Home secretary Theresa May and her French counterpart Bernard Cazeneuve have called on the EU to offer support in tackling the migrant crisis at Calais.
Over the last month, thousands of people have been trying to cross from France to the UK via the Channel Tunnel, resulting in nine migrant deaths.
Severe delays to Eurotunnel train services have also resulted, with services currently running 30 minutes behind schedule from the UK.
Read more: Crisis in Calais takes its toll on Channel Tunnel trade: Disruption "having a severe effect on the UK economy"
On Saturday night alone, hundreds of migrants pulled down security fences and stormed the tunnel, but riot police prevented them from crossing.
The UK and France have each implemented their own security measures, including the deployment of 200 extra private security guards funded by the UK, French police reinforcements and extra security fencing, but the two countries want a more Europe-wide response to the problem.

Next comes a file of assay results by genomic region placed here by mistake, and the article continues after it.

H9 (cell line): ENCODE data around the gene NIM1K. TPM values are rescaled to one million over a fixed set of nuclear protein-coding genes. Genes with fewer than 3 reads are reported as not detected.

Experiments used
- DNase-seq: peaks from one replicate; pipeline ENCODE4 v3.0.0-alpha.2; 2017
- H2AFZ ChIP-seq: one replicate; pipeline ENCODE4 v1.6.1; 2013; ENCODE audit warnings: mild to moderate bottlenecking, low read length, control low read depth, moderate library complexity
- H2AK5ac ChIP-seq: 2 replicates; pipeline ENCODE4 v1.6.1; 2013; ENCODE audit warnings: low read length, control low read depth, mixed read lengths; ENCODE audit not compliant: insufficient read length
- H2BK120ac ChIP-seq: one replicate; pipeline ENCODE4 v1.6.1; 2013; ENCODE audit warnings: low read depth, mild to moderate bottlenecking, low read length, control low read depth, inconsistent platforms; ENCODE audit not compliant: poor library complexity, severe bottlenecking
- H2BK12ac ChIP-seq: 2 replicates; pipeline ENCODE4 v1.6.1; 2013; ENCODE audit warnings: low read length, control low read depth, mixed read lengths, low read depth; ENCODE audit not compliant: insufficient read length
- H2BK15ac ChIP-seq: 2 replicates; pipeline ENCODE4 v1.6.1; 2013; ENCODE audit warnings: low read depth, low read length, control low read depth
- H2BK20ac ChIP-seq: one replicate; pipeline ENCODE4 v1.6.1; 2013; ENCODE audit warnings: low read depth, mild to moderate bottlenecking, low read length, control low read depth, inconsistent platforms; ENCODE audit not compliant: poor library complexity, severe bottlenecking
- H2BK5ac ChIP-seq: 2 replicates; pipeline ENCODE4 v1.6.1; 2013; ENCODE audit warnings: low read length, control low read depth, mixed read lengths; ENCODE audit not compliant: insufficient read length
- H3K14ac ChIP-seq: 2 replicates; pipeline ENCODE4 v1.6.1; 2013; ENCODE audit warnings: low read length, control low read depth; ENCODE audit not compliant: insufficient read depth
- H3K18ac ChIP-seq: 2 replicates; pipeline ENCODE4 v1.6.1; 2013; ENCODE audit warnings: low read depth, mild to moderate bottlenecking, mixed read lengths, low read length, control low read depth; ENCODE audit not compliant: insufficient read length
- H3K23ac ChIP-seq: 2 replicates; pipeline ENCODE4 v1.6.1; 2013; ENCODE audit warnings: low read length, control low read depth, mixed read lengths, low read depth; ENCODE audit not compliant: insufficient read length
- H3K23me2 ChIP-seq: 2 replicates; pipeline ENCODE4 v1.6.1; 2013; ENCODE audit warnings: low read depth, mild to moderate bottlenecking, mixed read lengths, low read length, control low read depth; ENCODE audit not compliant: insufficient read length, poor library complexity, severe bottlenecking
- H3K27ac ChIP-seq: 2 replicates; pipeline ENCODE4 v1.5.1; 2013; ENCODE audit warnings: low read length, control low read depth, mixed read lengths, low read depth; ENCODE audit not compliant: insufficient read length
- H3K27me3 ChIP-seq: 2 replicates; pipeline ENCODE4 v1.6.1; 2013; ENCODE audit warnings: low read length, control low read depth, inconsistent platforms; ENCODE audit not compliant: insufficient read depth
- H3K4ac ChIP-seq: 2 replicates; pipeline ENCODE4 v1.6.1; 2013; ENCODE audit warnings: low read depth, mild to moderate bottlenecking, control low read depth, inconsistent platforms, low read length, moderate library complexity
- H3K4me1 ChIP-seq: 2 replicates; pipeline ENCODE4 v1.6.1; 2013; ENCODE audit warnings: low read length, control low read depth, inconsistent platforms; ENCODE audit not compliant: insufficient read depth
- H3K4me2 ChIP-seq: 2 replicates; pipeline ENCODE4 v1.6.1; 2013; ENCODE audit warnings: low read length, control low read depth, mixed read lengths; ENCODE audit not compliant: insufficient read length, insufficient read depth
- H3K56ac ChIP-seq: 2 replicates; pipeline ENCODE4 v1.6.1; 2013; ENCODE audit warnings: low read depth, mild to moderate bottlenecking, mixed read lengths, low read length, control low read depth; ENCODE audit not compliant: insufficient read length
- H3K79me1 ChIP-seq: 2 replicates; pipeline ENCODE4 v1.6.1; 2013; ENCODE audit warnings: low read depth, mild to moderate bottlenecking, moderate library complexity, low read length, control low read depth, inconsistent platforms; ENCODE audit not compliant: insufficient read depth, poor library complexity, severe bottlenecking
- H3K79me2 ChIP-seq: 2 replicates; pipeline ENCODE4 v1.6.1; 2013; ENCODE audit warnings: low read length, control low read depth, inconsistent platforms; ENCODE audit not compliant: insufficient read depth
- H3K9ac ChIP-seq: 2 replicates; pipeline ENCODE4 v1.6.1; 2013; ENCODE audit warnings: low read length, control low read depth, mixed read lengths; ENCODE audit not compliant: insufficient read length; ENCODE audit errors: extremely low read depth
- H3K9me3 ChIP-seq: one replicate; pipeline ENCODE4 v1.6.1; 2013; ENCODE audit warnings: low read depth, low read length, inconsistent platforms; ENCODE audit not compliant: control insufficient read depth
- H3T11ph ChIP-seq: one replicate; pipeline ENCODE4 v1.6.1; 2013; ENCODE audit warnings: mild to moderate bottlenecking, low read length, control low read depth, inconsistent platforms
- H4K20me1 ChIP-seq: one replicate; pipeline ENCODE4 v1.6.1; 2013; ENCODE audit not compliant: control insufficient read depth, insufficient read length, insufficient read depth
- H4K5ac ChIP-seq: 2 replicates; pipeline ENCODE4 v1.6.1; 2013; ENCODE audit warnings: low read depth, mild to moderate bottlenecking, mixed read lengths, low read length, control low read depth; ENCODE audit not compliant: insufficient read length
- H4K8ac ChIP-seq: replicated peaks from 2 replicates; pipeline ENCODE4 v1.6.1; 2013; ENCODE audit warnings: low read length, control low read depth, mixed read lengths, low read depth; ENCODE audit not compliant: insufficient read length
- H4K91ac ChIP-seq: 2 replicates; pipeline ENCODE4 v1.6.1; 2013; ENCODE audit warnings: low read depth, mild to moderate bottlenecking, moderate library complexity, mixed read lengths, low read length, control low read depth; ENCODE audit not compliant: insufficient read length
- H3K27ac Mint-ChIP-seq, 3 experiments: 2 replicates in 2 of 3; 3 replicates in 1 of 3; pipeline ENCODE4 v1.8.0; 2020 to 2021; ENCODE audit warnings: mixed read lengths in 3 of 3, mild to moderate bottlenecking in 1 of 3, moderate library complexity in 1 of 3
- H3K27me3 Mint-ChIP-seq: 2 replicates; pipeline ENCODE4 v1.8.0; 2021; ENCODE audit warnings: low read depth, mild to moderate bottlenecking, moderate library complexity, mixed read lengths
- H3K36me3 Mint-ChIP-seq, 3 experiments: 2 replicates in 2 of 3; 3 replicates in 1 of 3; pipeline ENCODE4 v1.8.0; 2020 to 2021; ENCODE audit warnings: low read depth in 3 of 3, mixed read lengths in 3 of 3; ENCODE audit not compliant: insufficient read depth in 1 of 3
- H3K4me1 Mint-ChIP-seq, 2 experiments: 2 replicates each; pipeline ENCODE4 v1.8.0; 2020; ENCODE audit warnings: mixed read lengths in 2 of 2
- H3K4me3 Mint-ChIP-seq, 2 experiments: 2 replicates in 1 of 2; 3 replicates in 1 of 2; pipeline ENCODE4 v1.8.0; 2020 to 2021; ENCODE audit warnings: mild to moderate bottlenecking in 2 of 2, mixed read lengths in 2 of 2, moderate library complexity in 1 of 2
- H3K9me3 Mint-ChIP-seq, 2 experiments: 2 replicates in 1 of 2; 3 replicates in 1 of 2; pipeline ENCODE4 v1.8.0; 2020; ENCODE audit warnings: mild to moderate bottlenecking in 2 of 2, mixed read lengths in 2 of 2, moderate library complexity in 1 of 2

In an article in today's Sunday Telegraph, the two politicians request the EU's help in finding long-term solutions to the "global migration crisis", arguing that it is related to the actions of the whole bloc:
This situation cannot be seen as an issue just for our two countries. It is a priority at both a European and international level. Many of those in Calais and attempting to cross the Channel have made their way there through Italy, Greece or other countries.That is why we are pushing other member states – and the whole of the EU – to address this problem at root.